Outage planned as CUC replaces downtown lines

| 02/09/2014

(CNS): Commercial customers in North Church Street and Harbour Drive in downtown George Town from Rackam’s Waterfront Bar to the Pirates Week Office on Shedden Road will be without power for unspecified periods on Sunday as CUC will be replacing lines in the area. Officials from the power company said that between 7am and 4pm there will be interruptions to the electrical service in that area on 7 September. Motorists are also asked to drive with caution when using North Church Street and Harbour Drive as CUC will have a number of vehicles and staff in the vicinity. Apologising for the planned power supply cuts, CUC said it was necessary to facilitate the upgrading of lines.

Those affected include Rackam’s Waterfront Bar and Restaurant, Strathvale House, Coe Centre, Diver’s Down, Casanova’s, Cabana Club, Harbour Centre, Waterfront Centre, Beach Bum Watersports, The Shops at Royal Watler, AALL Building, Dittman Building, Jack and Jill Building, The Legislative Assembly, Fort Street Market, Old Huntlaw Building, Westwind Building, Flagship Building, Elmslie Memorial United Church, North Terminal, Port Authority, Harbour Drive Jewellers and the Pirates Week Office on Shedden Road.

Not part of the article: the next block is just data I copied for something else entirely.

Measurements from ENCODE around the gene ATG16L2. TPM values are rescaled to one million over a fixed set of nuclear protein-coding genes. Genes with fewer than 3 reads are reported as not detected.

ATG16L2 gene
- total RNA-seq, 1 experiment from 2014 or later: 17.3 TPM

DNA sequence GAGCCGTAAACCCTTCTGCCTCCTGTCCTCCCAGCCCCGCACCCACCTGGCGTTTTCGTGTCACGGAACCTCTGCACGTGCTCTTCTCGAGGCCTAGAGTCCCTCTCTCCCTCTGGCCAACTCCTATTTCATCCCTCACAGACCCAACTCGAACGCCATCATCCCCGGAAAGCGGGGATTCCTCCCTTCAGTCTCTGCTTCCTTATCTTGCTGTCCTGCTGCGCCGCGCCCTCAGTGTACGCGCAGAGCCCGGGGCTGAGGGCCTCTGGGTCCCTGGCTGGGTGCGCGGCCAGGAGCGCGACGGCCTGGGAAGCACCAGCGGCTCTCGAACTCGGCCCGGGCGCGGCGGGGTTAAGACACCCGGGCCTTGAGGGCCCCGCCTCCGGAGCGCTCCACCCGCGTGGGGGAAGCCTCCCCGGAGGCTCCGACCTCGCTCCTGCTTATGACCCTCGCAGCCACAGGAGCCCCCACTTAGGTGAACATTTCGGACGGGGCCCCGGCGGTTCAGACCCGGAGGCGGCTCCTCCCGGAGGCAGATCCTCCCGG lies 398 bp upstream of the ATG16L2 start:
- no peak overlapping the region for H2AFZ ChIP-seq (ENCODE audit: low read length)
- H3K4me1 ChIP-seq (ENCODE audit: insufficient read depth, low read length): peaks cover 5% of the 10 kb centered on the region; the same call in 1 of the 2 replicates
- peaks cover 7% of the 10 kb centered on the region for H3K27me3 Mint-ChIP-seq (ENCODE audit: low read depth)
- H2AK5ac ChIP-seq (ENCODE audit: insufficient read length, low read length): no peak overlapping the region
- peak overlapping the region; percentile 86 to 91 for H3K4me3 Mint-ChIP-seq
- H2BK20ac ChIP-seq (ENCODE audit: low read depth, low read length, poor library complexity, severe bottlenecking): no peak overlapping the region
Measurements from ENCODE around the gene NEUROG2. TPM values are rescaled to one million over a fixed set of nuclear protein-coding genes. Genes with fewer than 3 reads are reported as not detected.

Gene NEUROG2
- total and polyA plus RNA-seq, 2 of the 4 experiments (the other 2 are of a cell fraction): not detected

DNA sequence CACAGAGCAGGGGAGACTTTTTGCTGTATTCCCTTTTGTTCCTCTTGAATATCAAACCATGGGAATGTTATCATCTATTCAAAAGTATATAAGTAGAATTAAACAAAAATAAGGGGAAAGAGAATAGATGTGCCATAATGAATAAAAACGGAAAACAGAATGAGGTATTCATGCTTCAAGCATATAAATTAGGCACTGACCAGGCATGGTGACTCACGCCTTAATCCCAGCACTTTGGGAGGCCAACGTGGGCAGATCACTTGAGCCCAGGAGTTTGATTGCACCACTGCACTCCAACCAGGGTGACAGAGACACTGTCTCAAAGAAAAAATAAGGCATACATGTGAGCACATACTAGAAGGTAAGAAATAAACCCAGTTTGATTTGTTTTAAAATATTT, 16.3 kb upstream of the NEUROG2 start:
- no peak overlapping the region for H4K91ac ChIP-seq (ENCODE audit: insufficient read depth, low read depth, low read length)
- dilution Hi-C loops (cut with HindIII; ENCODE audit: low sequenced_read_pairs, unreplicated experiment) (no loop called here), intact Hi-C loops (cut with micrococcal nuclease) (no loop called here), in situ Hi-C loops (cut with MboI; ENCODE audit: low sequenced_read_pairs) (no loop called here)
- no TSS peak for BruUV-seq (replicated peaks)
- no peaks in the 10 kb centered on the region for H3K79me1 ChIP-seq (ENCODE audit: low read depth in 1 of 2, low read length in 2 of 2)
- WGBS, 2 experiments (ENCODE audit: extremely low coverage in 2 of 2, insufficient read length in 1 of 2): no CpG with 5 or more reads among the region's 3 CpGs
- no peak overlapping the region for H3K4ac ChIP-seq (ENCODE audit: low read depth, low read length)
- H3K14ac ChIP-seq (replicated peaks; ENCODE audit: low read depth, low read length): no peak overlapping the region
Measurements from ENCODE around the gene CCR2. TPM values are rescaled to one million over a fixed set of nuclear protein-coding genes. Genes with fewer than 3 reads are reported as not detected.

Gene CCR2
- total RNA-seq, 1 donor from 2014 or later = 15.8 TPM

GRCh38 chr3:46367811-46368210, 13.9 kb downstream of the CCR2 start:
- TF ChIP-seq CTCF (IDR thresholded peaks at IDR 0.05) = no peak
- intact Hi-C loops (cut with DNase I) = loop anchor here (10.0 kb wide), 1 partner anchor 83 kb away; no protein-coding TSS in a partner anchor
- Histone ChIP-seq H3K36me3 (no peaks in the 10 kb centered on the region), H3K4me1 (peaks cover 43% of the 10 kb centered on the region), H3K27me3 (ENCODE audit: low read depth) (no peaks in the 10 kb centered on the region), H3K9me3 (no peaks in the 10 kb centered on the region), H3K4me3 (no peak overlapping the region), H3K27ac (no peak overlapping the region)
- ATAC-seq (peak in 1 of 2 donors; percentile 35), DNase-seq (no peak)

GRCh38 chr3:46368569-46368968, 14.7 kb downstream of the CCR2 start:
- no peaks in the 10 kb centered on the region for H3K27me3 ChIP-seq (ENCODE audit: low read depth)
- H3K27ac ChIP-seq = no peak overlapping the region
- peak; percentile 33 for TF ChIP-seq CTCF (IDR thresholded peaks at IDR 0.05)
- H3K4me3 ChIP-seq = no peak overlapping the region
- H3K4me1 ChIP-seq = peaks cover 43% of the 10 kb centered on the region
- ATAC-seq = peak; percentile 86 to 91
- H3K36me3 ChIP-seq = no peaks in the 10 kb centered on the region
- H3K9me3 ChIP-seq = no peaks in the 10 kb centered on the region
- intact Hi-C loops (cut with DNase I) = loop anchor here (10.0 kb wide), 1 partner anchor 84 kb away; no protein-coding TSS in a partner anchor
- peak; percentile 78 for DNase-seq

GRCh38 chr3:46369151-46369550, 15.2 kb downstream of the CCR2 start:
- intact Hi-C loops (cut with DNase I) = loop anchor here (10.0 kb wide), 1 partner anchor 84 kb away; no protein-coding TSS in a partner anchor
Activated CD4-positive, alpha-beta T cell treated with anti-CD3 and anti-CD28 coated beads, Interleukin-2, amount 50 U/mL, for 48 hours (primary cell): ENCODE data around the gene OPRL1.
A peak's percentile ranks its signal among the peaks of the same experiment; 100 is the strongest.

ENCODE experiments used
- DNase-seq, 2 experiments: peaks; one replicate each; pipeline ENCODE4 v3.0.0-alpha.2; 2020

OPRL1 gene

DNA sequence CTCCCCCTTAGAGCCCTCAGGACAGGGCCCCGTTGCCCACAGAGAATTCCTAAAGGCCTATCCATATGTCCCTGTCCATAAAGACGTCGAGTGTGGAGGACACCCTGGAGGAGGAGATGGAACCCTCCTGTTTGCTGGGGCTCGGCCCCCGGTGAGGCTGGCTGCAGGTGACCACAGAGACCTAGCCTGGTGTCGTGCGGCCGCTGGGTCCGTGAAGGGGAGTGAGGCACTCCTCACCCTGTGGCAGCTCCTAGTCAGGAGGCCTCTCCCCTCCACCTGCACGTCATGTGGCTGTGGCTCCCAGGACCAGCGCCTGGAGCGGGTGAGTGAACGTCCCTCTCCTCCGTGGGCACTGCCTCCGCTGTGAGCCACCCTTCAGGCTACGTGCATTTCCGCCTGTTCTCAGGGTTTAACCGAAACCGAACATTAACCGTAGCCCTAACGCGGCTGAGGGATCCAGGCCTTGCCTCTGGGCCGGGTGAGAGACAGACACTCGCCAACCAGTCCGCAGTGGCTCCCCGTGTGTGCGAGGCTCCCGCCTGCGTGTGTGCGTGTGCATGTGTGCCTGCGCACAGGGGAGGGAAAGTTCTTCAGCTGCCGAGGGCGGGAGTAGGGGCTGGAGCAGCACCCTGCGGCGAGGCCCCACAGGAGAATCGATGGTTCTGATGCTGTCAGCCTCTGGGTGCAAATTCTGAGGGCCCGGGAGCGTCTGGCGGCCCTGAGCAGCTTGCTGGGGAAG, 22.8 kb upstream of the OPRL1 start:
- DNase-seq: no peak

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  1. Anonymous says:

    Why does CUC insist on continuing the flawed policy of using overhead lines? Did it not learn anything from Ivan? Star burying the lines! While perhaps more difficult and expensive to install and repair, they're more reliable and certainly not an eyesore like overhead lines (take a look at the lines running along the new portion of the bypass).

    • Anonymous says:

      then people will complain when the price of electricy is raised 

    • A-nony-mouse says:

      There is a good reason why the electrical utilities are not buried here.  The water table in this country is highly corrosive and not a good place to put electrical lines.  The resultant outages for failed conduits and the high power leakage as the lines corrode would be a significant additional burden to the utility company and hence the cost to the consuming public.

      The cost of electrical lines that could effectiively mitigate this occurring would be prohibitive.  Also, buried lines would frequently be damaged by all the other utility works going on, especially the build-out of the fibre data lines taking place at present.  Even some of that infrastructure is going on utility poles as we speak.

      If we could transmit power over optical lines (or by broadcast through the air – where is Mr. Tesla and his theories when we need him most?) it might be feasible. So far the technology hasn't been developed to do so.  Until the electrical distribution system can be made of (very expensive) corrosion resistant materials, this strategy simply will not work here.